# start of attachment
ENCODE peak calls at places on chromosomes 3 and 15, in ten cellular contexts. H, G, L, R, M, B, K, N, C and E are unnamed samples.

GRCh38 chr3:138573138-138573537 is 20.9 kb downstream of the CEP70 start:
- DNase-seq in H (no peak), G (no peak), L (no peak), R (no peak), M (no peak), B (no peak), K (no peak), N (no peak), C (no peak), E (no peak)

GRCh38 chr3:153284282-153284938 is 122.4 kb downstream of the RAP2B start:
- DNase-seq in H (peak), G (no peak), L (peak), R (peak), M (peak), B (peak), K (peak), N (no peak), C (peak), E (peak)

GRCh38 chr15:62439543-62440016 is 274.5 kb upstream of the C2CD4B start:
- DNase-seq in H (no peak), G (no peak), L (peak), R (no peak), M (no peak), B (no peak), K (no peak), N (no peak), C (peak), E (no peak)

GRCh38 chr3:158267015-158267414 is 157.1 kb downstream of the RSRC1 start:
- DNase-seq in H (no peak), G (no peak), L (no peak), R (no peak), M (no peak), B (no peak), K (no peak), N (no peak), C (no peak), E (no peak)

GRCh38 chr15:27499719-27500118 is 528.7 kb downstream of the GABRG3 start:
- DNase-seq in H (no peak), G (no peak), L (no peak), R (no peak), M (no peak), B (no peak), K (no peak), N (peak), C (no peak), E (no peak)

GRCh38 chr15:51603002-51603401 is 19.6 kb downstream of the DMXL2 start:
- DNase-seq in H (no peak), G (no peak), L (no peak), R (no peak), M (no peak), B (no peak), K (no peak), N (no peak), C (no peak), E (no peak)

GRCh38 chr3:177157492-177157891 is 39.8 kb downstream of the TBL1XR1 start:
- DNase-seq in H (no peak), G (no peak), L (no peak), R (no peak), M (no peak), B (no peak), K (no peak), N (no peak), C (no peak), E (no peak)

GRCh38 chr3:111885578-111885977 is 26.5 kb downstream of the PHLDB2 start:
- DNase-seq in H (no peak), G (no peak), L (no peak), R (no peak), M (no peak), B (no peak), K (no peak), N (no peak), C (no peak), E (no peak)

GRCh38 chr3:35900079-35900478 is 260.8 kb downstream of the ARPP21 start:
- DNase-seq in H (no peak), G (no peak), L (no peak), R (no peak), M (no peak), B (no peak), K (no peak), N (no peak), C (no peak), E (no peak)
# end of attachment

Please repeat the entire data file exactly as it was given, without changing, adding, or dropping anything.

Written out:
ENCODE peak calls at places on chromosomes 3 and 15, in ten cellular contexts. H, G, L, R, M, B, K, N, C and E are unnamed samples.

GRCh38 chr3:138573138-138573537 is 20.9 kb downstream of the CEP70 start:
- DNase-seq in H (no peak), G (no peak), L (no peak), R (no peak), M (no peak), B (no peak), K (no peak), N (no peak), C (no peak), E (no peak)

GRCh38 chr3:153284282-153284938 is 122.4 kb downstream of the RAP2B start:
- DNase-seq in H (peak), G (no peak), L (peak), R (peak), M (peak), B (peak), K (peak), N (no peak), C (peak), E (peak)

GRCh38 chr15:62439543-62440016 is 274.5 kb upstream of the C2CD4B start:
- DNase-seq in H (no peak), G (no peak), L (peak), R (no peak), M (no peak), B (no peak), K (no peak), N (no peak), C (peak), E (no peak)

GRCh38 chr3:158267015-158267414 is 157.1 kb downstream of the RSRC1 start:
- DNase-seq in H (no peak), G (no peak), L (no peak), R (no peak), M (no peak), B (no peak), K (no peak), N (no peak), C (no peak), E (no peak)

GRCh38 chr15:27499719-27500118 is 528.7 kb downstream of the GABRG3 start:
- DNase-seq in H (no peak), G (no peak), L (no peak), R (no peak), M (no peak), B (no peak), K (no peak), N (peak), C (no peak), E (no peak)

GRCh38 chr15:51603002-51603401 is 19.6 kb downstream of the DMXL2 start:
- DNase-seq in H (no peak), G (no peak), L (no peak), R (no peak), M (no peak), B (no peak), K (no peak), N (no peak), C (no peak), E (no peak)

GRCh38 chr3:177157492-177157891 is 39.8 kb downstream of the TBL1XR1 start:
- DNase-seq in H (no peak), G (no peak), L (no peak), R (no peak), M (no peak), B (no peak), K (no peak), N (no peak), C (no peak), E (no peak)

GRCh38 chr3:111885578-111885977 is 26.5 kb downstream of the PHLDB2 start:
- DNase-seq in H (no peak), G (no peak), L (no peak), R (no peak), M (no peak), B (no peak), K (no peak), N (no peak), C (no peak), E (no peak)

GRCh38 chr3:35900079-35900478 is 260.8 kb downstream of the ARPP21 start:
- DNase-seq in H (no peak), G (no peak), L (no peak), R (no peak), M (no peak), B (no peak), K (no peak), N (no peak), C (no peak), E (no peak)